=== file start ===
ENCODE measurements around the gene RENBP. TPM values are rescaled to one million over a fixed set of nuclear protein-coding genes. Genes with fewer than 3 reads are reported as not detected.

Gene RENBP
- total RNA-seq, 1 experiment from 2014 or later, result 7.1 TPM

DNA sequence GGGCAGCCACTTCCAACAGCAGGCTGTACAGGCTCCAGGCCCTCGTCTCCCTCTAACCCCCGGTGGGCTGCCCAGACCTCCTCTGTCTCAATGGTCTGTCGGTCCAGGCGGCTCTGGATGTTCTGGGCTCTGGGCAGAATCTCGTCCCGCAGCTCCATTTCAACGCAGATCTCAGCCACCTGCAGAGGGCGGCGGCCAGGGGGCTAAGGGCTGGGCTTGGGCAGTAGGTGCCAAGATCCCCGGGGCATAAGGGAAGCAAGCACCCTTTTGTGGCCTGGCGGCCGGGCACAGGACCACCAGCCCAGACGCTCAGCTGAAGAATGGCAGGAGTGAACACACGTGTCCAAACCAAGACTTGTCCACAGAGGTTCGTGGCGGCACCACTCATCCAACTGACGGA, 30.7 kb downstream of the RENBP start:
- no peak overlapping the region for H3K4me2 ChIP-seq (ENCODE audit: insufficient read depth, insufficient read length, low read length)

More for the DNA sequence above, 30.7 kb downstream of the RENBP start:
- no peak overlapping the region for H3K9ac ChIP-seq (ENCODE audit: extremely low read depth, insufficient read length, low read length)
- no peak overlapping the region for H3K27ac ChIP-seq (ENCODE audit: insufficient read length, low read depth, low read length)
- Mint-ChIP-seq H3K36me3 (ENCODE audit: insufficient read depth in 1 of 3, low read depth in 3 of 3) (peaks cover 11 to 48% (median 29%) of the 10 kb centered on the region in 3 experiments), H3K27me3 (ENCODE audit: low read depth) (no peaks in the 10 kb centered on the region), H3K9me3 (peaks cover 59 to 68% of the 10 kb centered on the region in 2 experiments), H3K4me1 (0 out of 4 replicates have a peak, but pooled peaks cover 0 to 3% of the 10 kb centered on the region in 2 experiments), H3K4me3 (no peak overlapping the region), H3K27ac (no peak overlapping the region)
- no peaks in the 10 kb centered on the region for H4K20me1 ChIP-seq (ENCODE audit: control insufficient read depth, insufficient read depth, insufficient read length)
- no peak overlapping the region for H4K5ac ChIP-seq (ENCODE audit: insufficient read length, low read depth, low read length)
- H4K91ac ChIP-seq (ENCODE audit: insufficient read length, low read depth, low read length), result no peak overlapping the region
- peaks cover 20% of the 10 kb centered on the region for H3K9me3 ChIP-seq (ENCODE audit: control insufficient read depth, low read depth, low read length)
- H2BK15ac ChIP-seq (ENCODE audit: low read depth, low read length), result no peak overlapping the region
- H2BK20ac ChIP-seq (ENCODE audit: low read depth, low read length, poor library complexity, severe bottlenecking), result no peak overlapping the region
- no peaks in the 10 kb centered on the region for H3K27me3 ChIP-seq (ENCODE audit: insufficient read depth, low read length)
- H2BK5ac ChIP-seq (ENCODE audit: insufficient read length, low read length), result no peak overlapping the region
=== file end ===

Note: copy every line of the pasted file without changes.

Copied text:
ENCODE measurements around the gene RENBP. TPM values are rescaled to one million over a fixed set of nuclear protein-coding genes. Genes with fewer than 3 reads are reported as not detected.

Gene RENBP
- total RNA-seq, 1 experiment from 2014 or later, result 7.1 TPM

DNA sequence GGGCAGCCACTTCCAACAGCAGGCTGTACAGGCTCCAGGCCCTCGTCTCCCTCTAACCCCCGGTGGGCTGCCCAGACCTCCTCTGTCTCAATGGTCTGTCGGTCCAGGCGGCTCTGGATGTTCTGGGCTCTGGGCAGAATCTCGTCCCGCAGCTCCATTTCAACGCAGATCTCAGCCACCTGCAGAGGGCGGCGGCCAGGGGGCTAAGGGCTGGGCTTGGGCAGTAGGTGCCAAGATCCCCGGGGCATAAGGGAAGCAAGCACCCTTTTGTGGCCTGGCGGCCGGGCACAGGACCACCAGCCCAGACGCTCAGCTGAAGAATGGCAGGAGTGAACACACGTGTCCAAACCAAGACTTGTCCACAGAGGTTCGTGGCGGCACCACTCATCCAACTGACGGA, 30.7 kb downstream of the RENBP start:
- no peak overlapping the region for H3K4me2 ChIP-seq (ENCODE audit: insufficient read depth, insufficient read length, low read length)

More for the DNA sequence above, 30.7 kb downstream of the RENBP start:
- no peak overlapping the region for H3K9ac ChIP-seq (ENCODE audit: extremely low read depth, insufficient read length, low read length)
- no peak overlapping the region for H3K27ac ChIP-seq (ENCODE audit: insufficient read length, low read depth, low read length)
- Mint-ChIP-seq H3K36me3 (ENCODE audit: insufficient read depth in 1 of 3, low read depth in 3 of 3) (peaks cover 11 to 48% (median 29%) of the 10 kb centered on the region in 3 experiments), H3K27me3 (ENCODE audit: low read depth) (no peaks in the 10 kb centered on the region), H3K9me3 (peaks cover 59 to 68% of the 10 kb centered on the region in 2 experiments), H3K4me1 (0 out of 4 replicates have a peak, but pooled peaks cover 0 to 3% of the 10 kb centered on the region in 2 experiments), H3K4me3 (no peak overlapping the region), H3K27ac (no peak overlapping the region)
- no peaks in the 10 kb centered on the region for H4K20me1 ChIP-seq (ENCODE audit: control insufficient read depth, insufficient read depth, insufficient read length)
- no peak overlapping the region for H4K5ac ChIP-seq (ENCODE audit: insufficient read length, low read depth, low read length)
- H4K91ac ChIP-seq (ENCODE audit: insufficient read length, low read depth, low read length), result no peak overlapping the region
- peaks cover 20% of the 10 kb centered on the region for H3K9me3 ChIP-seq (ENCODE audit: control insufficient read depth, low read depth, low read length)
- H2BK15ac ChIP-seq (ENCODE audit: low read depth, low read length), result no peak overlapping the region
- H2BK20ac ChIP-seq (ENCODE audit: low read depth, low read length, poor library complexity, severe bottlenecking), result no peak overlapping the region
- no peaks in the 10 kb centered on the region for H3K27me3 ChIP-seq (ENCODE audit: insufficient read depth, low read length)
- H2BK5ac ChIP-seq (ENCODE audit: insufficient read length, low read length), result no peak overlapping the region